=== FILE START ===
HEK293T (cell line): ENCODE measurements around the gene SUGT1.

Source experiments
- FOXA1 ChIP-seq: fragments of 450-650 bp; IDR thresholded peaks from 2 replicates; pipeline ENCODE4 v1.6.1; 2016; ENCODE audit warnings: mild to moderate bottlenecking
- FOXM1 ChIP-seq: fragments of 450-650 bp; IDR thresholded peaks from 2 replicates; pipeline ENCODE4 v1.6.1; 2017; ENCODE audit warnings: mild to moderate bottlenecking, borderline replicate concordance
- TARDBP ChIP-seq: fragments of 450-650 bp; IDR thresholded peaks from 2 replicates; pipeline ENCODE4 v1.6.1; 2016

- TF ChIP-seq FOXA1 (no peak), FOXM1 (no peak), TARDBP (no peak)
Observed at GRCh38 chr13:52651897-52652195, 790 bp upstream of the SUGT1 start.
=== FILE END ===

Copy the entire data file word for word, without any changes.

HEK293T (cell line): ENCODE measurements around the gene SUGT1.

Source experiments
- FOXA1 ChIP-seq: fragments of 450-650 bp; IDR thresholded peaks from 2 replicates; pipeline ENCODE4 v1.6.1; 2016; ENCODE audit warnings: mild to moderate bottlenecking
- FOXM1 ChIP-seq: fragments of 450-650 bp; IDR thresholded peaks from 2 replicates; pipeline ENCODE4 v1.6.1; 2017; ENCODE audit warnings: mild to moderate bottlenecking, borderline replicate concordance
- TARDBP ChIP-seq: fragments of 450-650 bp; IDR thresholded peaks from 2 replicates; pipeline ENCODE4 v1.6.1; 2016

- TF ChIP-seq FOXA1 (no peak), FOXM1 (no peak), TARDBP (no peak)
Observed at GRCh38 chr13:52651897-52652195, 790 bp upstream of the SUGT1 start.